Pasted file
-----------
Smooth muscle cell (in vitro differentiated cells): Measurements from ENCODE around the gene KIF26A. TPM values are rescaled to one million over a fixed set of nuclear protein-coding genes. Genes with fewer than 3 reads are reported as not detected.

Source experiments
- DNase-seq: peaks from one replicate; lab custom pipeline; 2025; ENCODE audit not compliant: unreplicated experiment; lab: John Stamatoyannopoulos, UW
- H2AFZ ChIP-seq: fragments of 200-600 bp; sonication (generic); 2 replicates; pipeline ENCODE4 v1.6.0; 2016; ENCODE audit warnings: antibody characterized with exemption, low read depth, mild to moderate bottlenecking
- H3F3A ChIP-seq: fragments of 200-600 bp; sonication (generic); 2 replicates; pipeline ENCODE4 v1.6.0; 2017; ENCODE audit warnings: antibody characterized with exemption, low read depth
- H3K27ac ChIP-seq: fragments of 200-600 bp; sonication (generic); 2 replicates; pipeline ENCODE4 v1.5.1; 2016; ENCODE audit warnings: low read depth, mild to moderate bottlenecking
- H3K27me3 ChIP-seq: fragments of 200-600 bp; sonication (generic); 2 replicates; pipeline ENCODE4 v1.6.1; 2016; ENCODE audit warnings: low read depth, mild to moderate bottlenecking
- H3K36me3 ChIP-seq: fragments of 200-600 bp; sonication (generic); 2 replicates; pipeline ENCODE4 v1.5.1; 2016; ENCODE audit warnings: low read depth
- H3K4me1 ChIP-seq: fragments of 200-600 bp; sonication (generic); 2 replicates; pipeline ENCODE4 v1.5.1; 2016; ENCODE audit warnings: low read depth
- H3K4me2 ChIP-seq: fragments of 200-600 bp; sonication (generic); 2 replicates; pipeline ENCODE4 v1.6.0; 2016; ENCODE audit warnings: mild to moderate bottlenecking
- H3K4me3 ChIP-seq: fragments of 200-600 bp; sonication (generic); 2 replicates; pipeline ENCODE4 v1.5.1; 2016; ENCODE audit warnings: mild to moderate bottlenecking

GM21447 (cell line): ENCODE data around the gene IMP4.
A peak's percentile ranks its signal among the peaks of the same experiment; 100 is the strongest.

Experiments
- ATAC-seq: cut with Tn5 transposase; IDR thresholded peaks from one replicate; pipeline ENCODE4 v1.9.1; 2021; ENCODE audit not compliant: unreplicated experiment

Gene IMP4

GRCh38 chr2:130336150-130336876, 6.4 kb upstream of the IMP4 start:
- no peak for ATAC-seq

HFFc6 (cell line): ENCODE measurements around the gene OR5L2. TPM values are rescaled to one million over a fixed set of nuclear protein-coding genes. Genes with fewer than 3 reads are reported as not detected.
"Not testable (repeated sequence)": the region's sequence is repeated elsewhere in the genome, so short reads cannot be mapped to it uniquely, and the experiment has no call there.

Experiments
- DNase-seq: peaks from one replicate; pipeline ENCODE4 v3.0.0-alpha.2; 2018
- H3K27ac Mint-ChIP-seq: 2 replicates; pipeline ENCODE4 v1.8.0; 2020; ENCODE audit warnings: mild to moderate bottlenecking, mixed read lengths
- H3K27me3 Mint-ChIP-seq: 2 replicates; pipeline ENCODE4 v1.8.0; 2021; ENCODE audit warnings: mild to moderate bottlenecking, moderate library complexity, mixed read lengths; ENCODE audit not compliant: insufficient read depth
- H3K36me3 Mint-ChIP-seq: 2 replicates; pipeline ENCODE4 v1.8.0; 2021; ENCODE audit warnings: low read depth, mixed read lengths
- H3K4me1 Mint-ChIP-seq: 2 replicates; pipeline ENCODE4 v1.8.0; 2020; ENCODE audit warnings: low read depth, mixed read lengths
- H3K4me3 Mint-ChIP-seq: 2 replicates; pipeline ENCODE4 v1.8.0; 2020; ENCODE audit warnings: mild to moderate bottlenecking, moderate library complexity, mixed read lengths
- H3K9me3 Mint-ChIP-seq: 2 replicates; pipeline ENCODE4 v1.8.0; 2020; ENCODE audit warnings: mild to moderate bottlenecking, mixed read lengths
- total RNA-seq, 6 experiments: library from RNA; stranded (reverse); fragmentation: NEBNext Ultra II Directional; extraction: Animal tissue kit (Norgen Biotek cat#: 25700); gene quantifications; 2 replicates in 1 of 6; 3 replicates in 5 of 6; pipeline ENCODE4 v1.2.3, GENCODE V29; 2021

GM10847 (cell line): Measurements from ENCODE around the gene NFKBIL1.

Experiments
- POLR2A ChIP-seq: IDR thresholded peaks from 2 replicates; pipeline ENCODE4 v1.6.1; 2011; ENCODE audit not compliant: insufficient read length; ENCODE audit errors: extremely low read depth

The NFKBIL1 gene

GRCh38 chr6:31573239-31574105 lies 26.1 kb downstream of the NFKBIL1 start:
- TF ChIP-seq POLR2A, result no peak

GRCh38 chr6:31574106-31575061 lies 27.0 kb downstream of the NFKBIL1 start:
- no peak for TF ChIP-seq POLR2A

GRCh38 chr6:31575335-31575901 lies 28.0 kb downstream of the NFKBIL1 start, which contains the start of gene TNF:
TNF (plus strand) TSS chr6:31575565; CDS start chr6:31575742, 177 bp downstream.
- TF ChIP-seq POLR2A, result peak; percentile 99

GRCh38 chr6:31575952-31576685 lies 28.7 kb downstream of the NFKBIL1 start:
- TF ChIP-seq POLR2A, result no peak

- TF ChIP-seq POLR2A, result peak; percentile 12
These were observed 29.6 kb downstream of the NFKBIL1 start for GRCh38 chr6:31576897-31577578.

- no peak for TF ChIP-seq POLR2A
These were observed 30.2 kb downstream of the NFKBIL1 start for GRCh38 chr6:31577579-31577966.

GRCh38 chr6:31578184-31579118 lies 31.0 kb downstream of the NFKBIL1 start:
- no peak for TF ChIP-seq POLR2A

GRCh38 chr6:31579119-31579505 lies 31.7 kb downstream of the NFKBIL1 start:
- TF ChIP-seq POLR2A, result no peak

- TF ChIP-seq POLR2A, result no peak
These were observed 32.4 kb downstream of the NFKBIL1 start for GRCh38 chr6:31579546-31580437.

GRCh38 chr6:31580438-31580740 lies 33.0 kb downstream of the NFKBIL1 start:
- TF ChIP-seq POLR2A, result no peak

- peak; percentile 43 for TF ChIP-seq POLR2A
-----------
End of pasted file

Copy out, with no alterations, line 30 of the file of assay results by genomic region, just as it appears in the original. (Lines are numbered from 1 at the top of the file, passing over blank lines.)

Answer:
GM10847 (cell line): Measurements from ENCODE around the gene NFKBIL1.